• This small retrospective study found that direct endoscopic probing is effective for treating congenital lacrimal duct obstruction in children, albeit with minor complications.

    The authors write that the most common treatment for congenital lacrimal duct obstruction is standard probing without dacryoendoscopy. However, the lacrimal duct cannot be observed during this procedure. If the probing procedure allowed observation of the lacrimal duct, it could be safer and more successful.

    They reviewed the charts of 10 children aged 14 to 74 months who underwent direct endoscopic probing with dacryoendoscopy for congenital lacrimal duct obstruction.

    At six months’ follow-up, treatment was successful in 12 of 13 lacrimal ducts. However, five patients reported occasional discharge.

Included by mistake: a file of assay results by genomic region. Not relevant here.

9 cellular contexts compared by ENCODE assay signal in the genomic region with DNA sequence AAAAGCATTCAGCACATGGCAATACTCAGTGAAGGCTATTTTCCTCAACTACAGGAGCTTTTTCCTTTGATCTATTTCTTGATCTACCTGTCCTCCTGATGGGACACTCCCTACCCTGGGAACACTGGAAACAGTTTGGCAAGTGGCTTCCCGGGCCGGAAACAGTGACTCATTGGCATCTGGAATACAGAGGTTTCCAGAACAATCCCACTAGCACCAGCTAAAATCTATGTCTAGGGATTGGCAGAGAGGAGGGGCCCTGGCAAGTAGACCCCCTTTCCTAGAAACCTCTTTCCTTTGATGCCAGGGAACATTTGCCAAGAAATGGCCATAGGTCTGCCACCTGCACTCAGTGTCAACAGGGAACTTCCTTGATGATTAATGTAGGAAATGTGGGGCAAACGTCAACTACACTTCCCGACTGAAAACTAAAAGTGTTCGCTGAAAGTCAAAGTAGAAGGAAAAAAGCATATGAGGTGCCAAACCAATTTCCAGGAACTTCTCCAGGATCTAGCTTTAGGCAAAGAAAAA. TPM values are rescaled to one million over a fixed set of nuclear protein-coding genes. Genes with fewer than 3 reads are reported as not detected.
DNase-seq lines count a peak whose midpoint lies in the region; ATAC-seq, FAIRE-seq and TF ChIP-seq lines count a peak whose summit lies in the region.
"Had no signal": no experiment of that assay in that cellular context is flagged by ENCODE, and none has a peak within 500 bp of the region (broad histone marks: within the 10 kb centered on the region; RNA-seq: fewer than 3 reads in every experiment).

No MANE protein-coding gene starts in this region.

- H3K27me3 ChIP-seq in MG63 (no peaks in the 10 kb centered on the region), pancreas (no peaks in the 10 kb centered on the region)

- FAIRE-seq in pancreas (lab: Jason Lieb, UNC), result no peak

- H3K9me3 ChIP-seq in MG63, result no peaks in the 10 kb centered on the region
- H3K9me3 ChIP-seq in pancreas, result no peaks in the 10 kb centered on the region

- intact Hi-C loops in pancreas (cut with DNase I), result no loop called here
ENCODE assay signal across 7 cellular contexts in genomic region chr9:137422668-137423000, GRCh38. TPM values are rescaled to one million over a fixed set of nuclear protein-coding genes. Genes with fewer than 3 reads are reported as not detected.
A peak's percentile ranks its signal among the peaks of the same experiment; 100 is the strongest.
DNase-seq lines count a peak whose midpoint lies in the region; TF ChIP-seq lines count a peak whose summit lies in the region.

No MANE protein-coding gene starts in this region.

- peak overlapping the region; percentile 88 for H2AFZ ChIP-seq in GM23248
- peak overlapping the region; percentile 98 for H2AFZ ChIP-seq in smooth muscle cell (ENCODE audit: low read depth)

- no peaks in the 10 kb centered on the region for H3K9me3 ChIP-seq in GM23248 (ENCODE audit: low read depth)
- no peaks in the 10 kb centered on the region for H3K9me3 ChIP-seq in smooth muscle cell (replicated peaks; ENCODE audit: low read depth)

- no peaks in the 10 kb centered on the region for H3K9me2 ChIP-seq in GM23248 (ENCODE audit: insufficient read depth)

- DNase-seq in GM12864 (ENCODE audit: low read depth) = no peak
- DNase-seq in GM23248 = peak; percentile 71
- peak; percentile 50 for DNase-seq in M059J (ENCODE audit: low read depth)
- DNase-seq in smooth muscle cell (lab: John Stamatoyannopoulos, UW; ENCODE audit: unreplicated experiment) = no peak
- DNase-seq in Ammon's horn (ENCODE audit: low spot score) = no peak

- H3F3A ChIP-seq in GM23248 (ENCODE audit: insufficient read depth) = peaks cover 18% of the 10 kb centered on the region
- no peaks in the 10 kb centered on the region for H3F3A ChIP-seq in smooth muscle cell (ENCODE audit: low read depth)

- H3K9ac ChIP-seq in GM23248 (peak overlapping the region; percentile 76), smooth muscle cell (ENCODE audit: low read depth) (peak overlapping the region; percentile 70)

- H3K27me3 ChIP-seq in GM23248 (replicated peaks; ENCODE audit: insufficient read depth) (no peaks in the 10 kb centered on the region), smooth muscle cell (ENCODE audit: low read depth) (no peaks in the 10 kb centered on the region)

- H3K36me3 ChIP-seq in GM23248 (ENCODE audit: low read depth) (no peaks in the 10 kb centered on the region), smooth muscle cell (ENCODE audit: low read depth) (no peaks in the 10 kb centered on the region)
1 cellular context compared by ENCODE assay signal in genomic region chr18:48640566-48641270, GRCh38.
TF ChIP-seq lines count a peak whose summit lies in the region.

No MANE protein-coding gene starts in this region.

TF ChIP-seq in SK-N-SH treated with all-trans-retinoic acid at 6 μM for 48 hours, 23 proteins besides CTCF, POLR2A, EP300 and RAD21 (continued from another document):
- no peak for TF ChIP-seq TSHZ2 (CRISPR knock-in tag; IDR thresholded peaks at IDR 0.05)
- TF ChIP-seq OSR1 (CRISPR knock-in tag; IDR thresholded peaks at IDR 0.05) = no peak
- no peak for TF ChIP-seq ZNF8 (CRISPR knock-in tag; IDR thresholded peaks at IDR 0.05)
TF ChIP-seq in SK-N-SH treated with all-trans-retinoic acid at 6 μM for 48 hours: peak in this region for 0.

The obstruction site was confirmed in all patients but one and included the punctum, canaliculus, sac, nasolacrimal duct and valve of Hasner. The lacrimal drainage system appeared normal in most cases but a few showed dacryocystitis or fibrosis.

    The authors conclude that endoscopic probing is a more accurate method than standard probing without dacryoendoscopy for treating such widely varying deformations. However, more experience with the technique is needed.